How Important is the Health of a Ruler?
The classical age was rife with plague and disease. After all, the ancient world very often chalked up illnesses to the whims of capricious gods. And when you consider that there were open sewer systems and deplorable hygiene practices — not to mention a severe lack of penicillin — getting sick, and dying weak and infirmed, was par for the course.
Rulers, while able to afford a better quality of living, were not immune from disease.
From the Greek world: the statesmen Pericles was claimed by the Plague of Athens in the late 5th century BC.
It has long been believed that Julius Caesar was epileptic. Caesar’s abilities were greatly deteriorated by his sickness. It is said he collapsed while on campaign in Cordoba, Spain in 46 BC. Enfeebled by his sickness, Caesar also caused a public scandal when he refused to stand when the Senate was honouring him.
N.B. a new hypothesis states that Caesar actually suffered from mini-strokes, not seizures.
However, Rome’s first dictator perpetuo was not the only imperial ruler to succumb to illness.
It has long been suspected that Nero (37–68 AD), the supposed fiddle player, was mentally unfit to hold the seat of power. It’s been suggested that he suffered from histrionic personality disorder, a sickness characterised by excessive attention-seeking behaviour.
Emperor Claudius (10 BC–54 AD) had remarkably poor health, which lead to unsightly behaviour and paranoia. Polio has been suggested as a possible diagnosis. The historian Suetonius writes how…
‘…his laughter was unseemly and his anger still more disgusting, for he would foam at the mouth and trickle at the nose; he stammered besides and his head was very shaky at all times, but especially when he made the least exertion.’
– Suetonius, Lives of the Twelve Caesars
And then there’s Caligula.
When considering the possible impacts of the poor health of a ruler, Caligula certainly takes the cake as a worst-case scenario.
Seneca the Younger claimed Caligula (12–41 AD) possessed ‘monstrous cruelty’. It is reported that he killed on a whim; detaching heads from bodies of anybody who had ever crossed or disagreed with him.
During gladiator games, they ran out of criminals to throw into the arena. So Caligula ordered his guards to haul spectators into the ring to be eaten by lions.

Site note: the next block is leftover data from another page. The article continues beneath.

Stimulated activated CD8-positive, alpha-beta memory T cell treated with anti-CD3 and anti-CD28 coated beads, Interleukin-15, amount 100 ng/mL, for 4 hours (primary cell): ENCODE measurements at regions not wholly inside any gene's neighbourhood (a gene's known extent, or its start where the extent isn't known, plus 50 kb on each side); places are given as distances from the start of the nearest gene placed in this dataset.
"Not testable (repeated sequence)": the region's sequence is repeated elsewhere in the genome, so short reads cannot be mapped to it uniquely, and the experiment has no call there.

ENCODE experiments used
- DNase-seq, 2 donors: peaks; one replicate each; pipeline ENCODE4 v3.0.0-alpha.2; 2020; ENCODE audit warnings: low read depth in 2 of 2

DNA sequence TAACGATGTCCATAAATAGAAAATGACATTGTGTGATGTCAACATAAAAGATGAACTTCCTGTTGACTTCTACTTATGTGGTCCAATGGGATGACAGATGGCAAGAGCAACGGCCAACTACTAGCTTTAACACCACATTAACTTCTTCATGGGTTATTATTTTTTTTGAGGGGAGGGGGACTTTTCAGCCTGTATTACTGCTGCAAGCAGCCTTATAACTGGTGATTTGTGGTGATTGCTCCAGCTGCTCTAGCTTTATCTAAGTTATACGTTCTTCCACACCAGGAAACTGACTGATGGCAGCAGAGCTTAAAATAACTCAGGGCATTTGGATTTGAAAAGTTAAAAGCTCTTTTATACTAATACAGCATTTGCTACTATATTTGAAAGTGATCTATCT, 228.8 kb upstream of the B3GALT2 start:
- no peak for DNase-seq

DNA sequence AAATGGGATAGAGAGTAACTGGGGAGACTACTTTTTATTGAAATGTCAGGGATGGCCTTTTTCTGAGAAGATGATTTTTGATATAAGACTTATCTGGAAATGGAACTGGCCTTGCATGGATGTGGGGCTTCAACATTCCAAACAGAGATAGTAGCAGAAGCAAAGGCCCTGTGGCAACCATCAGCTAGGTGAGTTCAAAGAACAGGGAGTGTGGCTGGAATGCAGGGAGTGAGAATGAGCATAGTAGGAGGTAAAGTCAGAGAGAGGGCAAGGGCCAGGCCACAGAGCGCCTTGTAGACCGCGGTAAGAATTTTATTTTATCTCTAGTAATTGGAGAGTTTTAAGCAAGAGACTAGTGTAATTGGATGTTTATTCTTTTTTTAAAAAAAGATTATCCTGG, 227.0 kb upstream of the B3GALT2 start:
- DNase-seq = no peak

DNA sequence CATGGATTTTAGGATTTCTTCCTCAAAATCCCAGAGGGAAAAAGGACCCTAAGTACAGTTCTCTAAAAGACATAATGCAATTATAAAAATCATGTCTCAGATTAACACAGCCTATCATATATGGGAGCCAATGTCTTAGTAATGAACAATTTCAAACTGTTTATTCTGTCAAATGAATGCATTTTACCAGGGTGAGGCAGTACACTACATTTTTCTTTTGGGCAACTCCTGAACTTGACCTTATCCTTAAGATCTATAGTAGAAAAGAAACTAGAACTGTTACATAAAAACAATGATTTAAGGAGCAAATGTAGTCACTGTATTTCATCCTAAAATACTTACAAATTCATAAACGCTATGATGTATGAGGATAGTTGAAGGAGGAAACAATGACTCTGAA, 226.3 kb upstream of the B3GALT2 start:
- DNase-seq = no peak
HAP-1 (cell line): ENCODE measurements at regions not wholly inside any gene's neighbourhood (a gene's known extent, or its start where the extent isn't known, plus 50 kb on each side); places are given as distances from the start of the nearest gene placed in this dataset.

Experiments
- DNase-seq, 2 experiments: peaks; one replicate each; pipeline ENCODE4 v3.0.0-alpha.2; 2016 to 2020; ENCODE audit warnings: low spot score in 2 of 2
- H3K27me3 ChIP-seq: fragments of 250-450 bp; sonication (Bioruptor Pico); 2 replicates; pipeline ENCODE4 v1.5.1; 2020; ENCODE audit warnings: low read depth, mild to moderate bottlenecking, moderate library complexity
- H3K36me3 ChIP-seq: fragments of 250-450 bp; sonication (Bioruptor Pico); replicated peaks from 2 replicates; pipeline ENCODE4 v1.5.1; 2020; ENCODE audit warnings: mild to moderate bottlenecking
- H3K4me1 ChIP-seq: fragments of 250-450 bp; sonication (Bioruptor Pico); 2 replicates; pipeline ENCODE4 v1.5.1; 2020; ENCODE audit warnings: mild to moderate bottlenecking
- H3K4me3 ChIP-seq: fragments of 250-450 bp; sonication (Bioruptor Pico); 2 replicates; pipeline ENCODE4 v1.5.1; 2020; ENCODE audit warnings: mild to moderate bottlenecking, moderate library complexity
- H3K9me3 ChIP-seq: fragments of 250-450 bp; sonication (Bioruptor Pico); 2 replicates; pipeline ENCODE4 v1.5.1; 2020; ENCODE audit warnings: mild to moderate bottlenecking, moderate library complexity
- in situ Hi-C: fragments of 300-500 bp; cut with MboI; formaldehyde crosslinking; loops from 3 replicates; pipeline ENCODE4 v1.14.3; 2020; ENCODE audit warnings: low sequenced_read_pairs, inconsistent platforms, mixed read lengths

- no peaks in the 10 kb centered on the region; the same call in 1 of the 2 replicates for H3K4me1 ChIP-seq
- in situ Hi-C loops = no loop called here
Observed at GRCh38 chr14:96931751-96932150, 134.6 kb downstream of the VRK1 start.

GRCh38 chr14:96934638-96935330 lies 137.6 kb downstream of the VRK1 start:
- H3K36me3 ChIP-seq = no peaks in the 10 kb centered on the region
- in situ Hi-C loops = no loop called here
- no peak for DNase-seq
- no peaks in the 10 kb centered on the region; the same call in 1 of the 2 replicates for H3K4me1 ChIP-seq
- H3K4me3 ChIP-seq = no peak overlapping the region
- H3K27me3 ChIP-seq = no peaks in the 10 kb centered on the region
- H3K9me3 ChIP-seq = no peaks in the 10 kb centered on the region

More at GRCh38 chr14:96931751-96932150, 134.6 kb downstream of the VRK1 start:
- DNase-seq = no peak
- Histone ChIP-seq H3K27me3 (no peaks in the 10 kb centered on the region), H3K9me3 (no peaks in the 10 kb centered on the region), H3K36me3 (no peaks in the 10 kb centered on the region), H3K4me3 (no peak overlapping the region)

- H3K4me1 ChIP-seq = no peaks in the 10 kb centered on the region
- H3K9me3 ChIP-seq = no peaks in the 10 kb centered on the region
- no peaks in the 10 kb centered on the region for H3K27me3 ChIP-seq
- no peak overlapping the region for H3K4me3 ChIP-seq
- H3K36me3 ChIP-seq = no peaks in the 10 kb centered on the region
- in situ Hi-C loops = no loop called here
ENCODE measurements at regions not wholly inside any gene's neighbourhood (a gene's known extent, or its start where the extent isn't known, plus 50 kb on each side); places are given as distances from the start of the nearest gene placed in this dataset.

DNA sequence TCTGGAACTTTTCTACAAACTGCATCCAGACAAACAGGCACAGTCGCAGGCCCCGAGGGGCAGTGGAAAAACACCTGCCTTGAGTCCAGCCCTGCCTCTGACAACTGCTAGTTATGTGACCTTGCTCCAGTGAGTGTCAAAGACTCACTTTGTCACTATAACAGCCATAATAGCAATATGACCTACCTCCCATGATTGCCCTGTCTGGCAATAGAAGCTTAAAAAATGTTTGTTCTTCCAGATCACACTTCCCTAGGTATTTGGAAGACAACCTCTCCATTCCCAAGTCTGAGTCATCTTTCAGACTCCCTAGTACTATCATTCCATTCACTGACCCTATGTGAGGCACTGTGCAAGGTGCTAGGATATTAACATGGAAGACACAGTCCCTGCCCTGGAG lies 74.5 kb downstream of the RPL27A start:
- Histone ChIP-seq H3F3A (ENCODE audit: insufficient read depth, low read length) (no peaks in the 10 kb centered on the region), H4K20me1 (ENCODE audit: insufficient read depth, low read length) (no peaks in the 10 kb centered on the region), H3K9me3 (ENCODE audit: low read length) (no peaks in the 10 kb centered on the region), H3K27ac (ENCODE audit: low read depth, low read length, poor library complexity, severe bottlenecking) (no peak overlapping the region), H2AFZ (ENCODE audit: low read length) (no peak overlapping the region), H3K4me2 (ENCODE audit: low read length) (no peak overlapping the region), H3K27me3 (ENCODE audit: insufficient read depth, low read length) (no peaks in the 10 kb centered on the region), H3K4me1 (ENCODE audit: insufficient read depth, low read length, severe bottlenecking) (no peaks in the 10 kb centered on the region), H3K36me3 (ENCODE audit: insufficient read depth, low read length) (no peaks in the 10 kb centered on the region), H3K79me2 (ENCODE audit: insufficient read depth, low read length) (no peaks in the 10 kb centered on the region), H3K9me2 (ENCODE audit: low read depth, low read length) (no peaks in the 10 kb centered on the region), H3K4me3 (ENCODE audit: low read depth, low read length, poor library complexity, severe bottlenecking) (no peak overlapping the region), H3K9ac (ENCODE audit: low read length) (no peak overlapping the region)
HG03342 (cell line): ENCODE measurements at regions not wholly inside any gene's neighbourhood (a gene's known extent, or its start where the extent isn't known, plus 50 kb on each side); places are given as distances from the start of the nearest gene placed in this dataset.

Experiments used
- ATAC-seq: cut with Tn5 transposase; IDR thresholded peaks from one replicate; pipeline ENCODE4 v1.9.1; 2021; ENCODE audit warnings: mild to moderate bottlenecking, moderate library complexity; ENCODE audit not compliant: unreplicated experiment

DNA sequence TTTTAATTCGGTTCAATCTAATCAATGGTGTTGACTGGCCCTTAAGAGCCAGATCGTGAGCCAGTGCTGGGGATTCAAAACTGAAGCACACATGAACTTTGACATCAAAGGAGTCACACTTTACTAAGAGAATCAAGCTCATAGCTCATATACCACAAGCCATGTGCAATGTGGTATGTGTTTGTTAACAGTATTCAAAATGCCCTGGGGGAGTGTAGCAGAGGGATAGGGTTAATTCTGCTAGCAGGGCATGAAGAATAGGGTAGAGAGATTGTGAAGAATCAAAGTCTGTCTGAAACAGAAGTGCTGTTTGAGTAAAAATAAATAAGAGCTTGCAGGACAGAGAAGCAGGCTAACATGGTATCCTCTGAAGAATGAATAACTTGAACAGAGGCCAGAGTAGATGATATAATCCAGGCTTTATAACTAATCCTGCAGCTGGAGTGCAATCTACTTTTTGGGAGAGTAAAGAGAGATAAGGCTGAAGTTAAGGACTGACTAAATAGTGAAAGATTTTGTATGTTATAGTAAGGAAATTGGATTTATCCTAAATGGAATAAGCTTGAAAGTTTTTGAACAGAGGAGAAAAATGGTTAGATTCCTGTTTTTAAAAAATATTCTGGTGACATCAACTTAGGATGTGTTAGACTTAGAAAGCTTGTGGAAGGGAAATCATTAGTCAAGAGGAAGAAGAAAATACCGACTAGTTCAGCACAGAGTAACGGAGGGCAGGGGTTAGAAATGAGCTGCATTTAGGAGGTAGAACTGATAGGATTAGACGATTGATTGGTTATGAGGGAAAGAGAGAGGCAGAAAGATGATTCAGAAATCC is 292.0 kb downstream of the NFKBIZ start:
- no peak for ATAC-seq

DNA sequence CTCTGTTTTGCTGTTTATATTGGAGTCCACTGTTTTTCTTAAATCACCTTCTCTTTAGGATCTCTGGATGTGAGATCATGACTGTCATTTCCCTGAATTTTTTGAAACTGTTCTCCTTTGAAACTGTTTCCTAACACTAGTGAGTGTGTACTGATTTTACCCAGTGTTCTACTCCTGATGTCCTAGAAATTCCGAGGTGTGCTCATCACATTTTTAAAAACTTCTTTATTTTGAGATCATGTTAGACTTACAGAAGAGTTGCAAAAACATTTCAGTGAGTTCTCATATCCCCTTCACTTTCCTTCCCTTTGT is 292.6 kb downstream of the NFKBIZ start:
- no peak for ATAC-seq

A citizen once insulted Caligula. As punishment, the emperor ordered the man to be beaten with chains every day. The punishment was carried out for three months before the man was eventually beheaded.
In addition to his penchant for needless murder, Caligula is accused of other odd conduct.
It is said he publically had sex with his three sisters at banquets, sometimes on the table while the food was being served. He turned the imperial palace into a brothel. He also appointed his favourite horse, Incitatus, as a priest.
Caligula didn’t just take a page from the crazy book — he might have written the entire corpus.
What was the source of his madness? How is it that a young emperor, who was initially beloved by all, turned into one of history’s most infamous loons?
For the first seven months of his reign, all adored him. Then, in 37 AD, the emperor became exceedingly ill. While Caligula made a full recovery, ancient writers report that he was never the same. His dire sickness seems to have either caused, or was at least preceded, by his monstrous killings and bizarre behaviours.
‘…it was not long before Gaius-who was now looked upon as a saviour and benefactor, and who was expected to shower down some fresh and everlasting springs of benefits upon all Asia and Europe, so as to endow the inhabitants with inalienable happiness and prosperity, both separately to each individual and generally to the whole state-began, as the proverb has it, at home, and changed into a ferocity of disposition.’
– Philo of Alexandria, On the Embassy to Gaius
So…how important is the health of a ruler?
Well, maybe more than you think.
For The Escapologist
Editor’s Note: This article comes courtesy of Classical Wisdom Weekly. To read more from our friends in the US, go to www.classicalwisdom.com.